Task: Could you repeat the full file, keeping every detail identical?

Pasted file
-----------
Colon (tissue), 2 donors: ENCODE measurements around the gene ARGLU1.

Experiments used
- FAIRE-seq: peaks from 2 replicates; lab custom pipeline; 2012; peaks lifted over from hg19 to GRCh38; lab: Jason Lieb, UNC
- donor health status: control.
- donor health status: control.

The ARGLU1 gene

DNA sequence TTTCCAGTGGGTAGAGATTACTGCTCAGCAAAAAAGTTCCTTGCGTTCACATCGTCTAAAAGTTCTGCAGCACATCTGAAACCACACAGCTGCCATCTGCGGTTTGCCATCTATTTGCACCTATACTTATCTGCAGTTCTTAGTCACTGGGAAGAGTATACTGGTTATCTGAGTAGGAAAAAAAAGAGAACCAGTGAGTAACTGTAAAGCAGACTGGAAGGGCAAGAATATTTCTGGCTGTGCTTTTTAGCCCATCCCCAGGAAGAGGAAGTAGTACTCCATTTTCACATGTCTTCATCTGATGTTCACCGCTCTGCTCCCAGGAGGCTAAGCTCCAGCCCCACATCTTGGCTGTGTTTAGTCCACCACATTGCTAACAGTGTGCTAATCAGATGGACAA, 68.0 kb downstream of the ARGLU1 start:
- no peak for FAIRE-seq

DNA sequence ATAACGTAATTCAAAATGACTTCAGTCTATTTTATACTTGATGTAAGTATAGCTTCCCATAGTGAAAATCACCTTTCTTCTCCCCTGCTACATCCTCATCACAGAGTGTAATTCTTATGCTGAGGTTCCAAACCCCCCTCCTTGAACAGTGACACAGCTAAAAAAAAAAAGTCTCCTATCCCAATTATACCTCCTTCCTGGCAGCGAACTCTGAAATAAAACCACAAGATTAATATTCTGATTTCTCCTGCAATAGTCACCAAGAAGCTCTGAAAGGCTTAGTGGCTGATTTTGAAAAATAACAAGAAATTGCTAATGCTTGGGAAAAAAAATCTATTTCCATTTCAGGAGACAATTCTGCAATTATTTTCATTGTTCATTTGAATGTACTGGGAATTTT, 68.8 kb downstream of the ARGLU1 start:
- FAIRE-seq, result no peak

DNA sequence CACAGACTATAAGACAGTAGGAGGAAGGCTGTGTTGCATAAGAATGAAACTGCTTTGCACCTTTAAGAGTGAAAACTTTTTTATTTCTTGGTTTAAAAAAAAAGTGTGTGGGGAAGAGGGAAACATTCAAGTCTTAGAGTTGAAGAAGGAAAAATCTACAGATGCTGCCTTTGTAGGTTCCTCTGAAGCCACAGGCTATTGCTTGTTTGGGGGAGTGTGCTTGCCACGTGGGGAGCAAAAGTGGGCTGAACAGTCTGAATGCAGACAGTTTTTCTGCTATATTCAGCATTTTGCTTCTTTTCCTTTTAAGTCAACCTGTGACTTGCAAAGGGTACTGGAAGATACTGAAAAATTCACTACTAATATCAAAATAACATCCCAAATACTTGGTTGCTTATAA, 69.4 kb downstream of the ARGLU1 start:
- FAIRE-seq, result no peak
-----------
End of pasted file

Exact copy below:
Colon (tissue), 2 donors: ENCODE measurements around the gene ARGLU1.

Experiments used
- FAIRE-seq: peaks from 2 replicates; lab custom pipeline; 2012; peaks lifted over from hg19 to GRCh38; lab: Jason Lieb, UNC
- donor health status: control.
- donor health status: control.

The ARGLU1 gene

DNA sequence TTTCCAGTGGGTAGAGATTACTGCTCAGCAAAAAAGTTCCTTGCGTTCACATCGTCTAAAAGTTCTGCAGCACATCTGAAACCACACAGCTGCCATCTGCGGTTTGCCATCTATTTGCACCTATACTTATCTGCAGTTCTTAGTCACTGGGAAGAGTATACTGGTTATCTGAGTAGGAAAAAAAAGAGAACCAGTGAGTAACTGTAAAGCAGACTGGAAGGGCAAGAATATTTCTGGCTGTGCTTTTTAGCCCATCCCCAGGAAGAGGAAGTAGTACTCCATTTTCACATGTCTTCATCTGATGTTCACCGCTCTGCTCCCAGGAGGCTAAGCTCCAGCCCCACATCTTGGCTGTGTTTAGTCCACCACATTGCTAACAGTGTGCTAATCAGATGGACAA, 68.0 kb downstream of the ARGLU1 start:
- no peak for FAIRE-seq

DNA sequence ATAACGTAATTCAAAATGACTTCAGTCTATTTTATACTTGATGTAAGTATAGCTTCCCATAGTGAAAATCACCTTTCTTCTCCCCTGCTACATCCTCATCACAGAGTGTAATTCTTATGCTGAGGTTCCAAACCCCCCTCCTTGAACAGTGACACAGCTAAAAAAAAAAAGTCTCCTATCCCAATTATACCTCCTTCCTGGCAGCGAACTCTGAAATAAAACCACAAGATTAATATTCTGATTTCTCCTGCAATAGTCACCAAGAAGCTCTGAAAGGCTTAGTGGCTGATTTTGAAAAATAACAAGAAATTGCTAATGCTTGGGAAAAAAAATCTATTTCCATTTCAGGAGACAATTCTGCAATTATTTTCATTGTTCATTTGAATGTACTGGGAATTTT, 68.8 kb downstream of the ARGLU1 start:
- FAIRE-seq, result no peak

DNA sequence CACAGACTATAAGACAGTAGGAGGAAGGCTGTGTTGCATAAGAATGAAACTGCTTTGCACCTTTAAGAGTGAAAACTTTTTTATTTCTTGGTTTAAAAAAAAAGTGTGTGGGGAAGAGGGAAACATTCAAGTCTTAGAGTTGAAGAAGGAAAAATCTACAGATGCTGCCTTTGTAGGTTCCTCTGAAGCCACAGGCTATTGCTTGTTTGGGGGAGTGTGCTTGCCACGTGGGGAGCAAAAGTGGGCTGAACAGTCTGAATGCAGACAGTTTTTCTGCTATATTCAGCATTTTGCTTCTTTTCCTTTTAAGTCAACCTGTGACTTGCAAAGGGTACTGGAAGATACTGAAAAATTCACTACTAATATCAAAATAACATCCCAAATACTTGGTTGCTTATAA, 69.4 kb downstream of the ARGLU1 start:
- FAIRE-seq, result no peak